It also comes with a mix control which lets you blend your microphone signal with pre-recorded audio. The mic’s cardioid pickup pattern delivers a pretty good off-axis rejection, while it’s A/D converter with a 16-bit, 44.1 1/48 kHz sample rate provides solid sound reproduction to meet nearly all of our requirements. The Audio-Technica AT2020USB+ mic is also budget-friendly, so if you’re searching for a music-focused USB mic, this may be your pick as the best USB microphone.
This is by far one of the most popular USB microphones ever at this point. The Yeti serves as one of the best microphones with USB connectivity for anyone who needs a multi-pattern model for recording or streaming. The Blue Yeti is also suitable for any application, as it captures a our needed 16-bit/48 kHz for professional music recordings, gaming, and even audio for video. It features tri-capsule technology and 4 different pattern settings — cardioid, omnidirectional, stereo, bi-directional –all of which can be switched to, at just the click of a button. The proprietary 3-capsule technology is designed to deliver rich, detailed sound, while coming with studio controls like headphone volume, instant mute and microphone gain – you are in charge of the recording process.
The Yeti is equipped with a 3.5 mm headphone jack that allows you to monitoring and listen without any latency delays and is also rather easy to use, simply plug the mic into your computer’s USB port with the USB cable included, calibrate it with your operating system, and boom — you’re ready to record.
It’s really hard to not put this in every mic guide we make. The Blue Yeti is compatible with Windows 10, 8, 7, Vista, XP, and Mac OS X 10.4.11 or higher. It’s famous for a reason, making appearances in countless best USB mic guides around the net, typically listed first.
Samson Go Mic
A little past the halfway point of our guide, we are onto the very affordable Samson Go Mic and one of our favorites for travelers and laptop audio connoisseurs. The Go Mic is one of the best USB mics for someone in need of a portable computer-based mic that goes where you go, as it is very small and can “clip” onto your laptop. The Samson has a plug-and-play operation, in which it is compatible with both the Mac and Windows operating systems, no drivers required. The Go Mic is ideal for recording podcasts, or field recording, as well as voice-recognition software, iChat, web casting, and even Voice over IP (VoIP).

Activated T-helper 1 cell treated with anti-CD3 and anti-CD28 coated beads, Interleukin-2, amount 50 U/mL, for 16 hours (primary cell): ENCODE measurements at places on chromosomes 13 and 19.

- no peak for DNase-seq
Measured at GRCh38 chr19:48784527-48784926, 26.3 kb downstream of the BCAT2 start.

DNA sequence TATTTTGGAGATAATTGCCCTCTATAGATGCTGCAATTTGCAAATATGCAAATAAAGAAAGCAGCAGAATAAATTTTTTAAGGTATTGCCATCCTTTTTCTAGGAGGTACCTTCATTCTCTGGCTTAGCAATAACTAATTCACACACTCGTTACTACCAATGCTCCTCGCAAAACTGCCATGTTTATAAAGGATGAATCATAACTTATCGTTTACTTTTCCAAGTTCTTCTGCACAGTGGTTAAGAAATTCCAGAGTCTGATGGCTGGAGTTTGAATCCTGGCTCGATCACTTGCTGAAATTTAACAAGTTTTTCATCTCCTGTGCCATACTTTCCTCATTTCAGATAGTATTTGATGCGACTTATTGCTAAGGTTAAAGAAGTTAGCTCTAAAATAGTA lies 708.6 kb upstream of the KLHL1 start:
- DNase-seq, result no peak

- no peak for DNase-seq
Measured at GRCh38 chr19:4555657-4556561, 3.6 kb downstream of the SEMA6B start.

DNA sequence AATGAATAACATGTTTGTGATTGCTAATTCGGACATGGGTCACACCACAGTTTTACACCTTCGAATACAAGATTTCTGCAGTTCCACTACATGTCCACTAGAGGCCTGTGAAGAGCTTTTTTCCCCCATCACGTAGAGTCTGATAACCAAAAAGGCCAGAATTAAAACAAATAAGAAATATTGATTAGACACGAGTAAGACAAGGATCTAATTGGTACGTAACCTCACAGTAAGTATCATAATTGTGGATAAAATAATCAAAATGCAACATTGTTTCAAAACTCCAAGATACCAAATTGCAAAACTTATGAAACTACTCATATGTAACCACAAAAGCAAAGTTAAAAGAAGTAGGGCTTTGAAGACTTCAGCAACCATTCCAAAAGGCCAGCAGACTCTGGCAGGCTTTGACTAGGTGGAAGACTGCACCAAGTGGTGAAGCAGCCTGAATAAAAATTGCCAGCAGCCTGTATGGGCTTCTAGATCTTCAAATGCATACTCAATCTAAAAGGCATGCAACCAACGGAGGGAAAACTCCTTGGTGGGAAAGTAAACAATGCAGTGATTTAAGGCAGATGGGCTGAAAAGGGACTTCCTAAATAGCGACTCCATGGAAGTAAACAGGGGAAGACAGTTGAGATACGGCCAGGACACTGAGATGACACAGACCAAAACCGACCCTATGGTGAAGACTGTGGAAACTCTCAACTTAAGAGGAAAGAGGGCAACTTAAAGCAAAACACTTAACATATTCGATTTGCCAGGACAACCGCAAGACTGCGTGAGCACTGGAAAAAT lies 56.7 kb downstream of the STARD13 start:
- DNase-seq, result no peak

We honestly wouldn’t recommend this one for recording music of any kind, even though the resolution is decent we just feel there are better models out there for it — it’s more for uses that entail lower audio recording and less quality overall, such as online meetings or voice calls. It also has two pattern settings: cardioid and omnidirectional — allowing you to pick whichever pattern is more appropriate in a certain setting. Although the mic is super compact, it still spits out a solid frequency response of 20 Hz – 18 kHz and a resolution of 16-bit, 44.1kHz – both of which are good for the money you are spending. Again, the Samson Go Mic is perfect if you need something low-profile and inexpensive and travel a lot since it folds into a wallet-size for easy storage.
The Shure MV5 is by one of our favorite mic brands to exist, and this one is another economical and compact model that serves as one of the best USB mics for people looking for a simple plug-n-play device. The MV5 offers flexibility with both the 2-in-1 iOS and USB connectivity which allow it to be setup at home or on-the-go. It has a low-profile and quite appealing, nearly vintage-like design that comes with an angle-adjustable desktop stand integrated 1/4″ threat mount for your computer. It also features 3 DSP preset modes, headphone monitoring capabilities, and 2 color options so you may find the setting that fits the situation best.